Sunday, June 09, 2013

What Box Do You Check Off In The Doctor’s Office

As the medical profession starts to switch over to “Electronic Medical Records” (EMR) there is a discussion going on with healthcare providers about trans-clients, they want to make sure we are not thrown under the bus.
‘Male,’ ‘female’ are not enough for trans patients seeking health care
by JR Tungol
Nov 23, 2011

If you’ve ever filled out a form online, it’s likely you’ve encountered the problem of needing to provide an answer for which no space is provided. Think, even, about the Y2K problem, when there was no option for any year beyond 1999.

As electronic medical records become more prevalent in hospitals and clinics, groups advocating for transgender people have looked for ways for forms to recognize that ‘male’ and ‘female’ are not adequate options in identifying people by gender.

The World Professional Association for Transgender Health formed a task force this fall to explore recommendations on how the systems that produce and manage medical records can be “trans-friendly.”

Registering trans patients in an electronic medical record – specifically identifying their sex – is a primary concern. No EMR vendors have a “trans” selection other than male or female, task force members said.
The problem was recognized back then and now it is starting to come to the forefront. In a recent Journal of the American Medical Informatics Association they wrote about the EMR and the trans-patient.
Meeting the Needs of Transgender Patients: Medical Informaticists Work through the EHR Challenges
Healthcare Informatics
May 30, 2013
By Mark Hagland

On April 30, 2013, JAMIA, the Journal of the American Medical Informatics Association, published online an article titled “Electronic medical records and the transgender patient: recommendations from the World Professional Association for Transgender Health EMR Working Group,” authored by Madeline B. Deutsch, M.D., Jamison Green, Ph.D., JoAnne Keatley, M.S.W.., Gal Mayer, M.D., Jennifer Hastings, M.D., and Alexandra M. Hall, M.D.

As the article’s abstract notes, “Transgender patients have particular needs with respect to demographic information and health records; specifically, transgender patients may have a chosen name and gender identity that differs from their current legally designated name and sex. Additionally,” the authors note, “sex-specific health information, for example, a man with a cervix or a woman with a prostate, requires special attention electronic health record (EHR) systems. The World Professional Association for Transgender Health (WPATH) is an international multidisciplinary professional association that publishes recognized standards for the care of transgender and gender-variant persons.”
The article points out that,
Historically, in the paper-based environment, someone would just have put a post-it note on a record saying something like, “This patient prefers ‘Jennifer.’” So there are immediate issues such as that. Second, there is a set of issues around properly documenting that a patient is transgender, and provides the appropriate clinicians and caregivers with information to support that patient’s care.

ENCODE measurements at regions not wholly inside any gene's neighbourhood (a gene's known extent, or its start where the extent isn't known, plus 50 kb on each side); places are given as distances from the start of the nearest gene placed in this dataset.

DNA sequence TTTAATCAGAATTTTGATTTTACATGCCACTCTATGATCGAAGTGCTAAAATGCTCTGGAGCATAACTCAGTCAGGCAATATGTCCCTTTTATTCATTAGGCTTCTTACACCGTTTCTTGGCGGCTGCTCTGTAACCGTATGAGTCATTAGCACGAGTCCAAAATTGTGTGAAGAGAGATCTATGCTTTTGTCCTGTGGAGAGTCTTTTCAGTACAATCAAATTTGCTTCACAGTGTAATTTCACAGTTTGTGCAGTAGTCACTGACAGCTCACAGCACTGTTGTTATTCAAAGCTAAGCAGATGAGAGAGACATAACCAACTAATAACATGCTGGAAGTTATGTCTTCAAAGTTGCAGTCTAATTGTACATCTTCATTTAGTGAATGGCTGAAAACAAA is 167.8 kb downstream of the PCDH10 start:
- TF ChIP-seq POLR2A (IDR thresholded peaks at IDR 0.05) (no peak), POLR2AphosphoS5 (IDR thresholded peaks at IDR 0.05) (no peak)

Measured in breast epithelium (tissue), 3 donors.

What the worry is that we will be left out, that we will be the square peg of data that has to go into a round hole of data. How will we be recorded in the database, will it go under our birth gender? It is a problem not only for trans-people but intersex people, how will they be recorded?

In a blog by Ted Eytan, MD, he writes…
This just published paper (unfortunately behind a paywall, but you can access a summarized version at the website) explodes an inaccurate tenet within electronic health record systems – that a person’s sex and gender are tied together, and in turn fully inform a person’s medical destiny. This is not the case for a small percentage of patients.
    It is recognized that the overwhelming majority of patients are not transgender, which has led to implementation of a binary male/female oriented system across multiple platforms such as EHR systems, billing and coding systems, and laboratory systems; however, this structure inhibits the collection of accurate medical information, and therefore such systems should be modified.

What I do not want is to have,

I don’t know about you but I’m not an “other.” In the website that Dr. Eytan cites suggestions on how the personal data should be recorded as a two-step process,

    What is your sex or current gender? (Check all that apply)
  •     Male
  •     Female
  •     TransMale/Transman
  •     TransFemale/Transwoman
  •     Genderqueer
  •     Additional Category (Please Specify): ______________
  •     Decline to State
    What sex were you assigned at birth?
  •     Male
  •     Female
  •     Decline to State
I think that they should also include “Intersex” because they might have medical problems related to either sex.

A word on why this is important to the trans-community; EMR is an electronic file of your medical history. I go to my primary care physician for my annual physical and when he accesses my medical file not only does it contain his medical records on me but it also contains all the medical records on me from the specialists that I have seen. And if I am ever need medical help out of state and I am rushed to a hospital they can access my medical records.

Therefore, it is vitally important that these records be accurate. My life might depend on my medical records.

1 comment:

  1. As a fully transitioned transwoman, 90 percent of the medical issues I face are for those of a CIS woman. The exceptions are in the genito-urinary tract area. So If ihad a choice I'd check female with a qualifier that I am fully transitioned.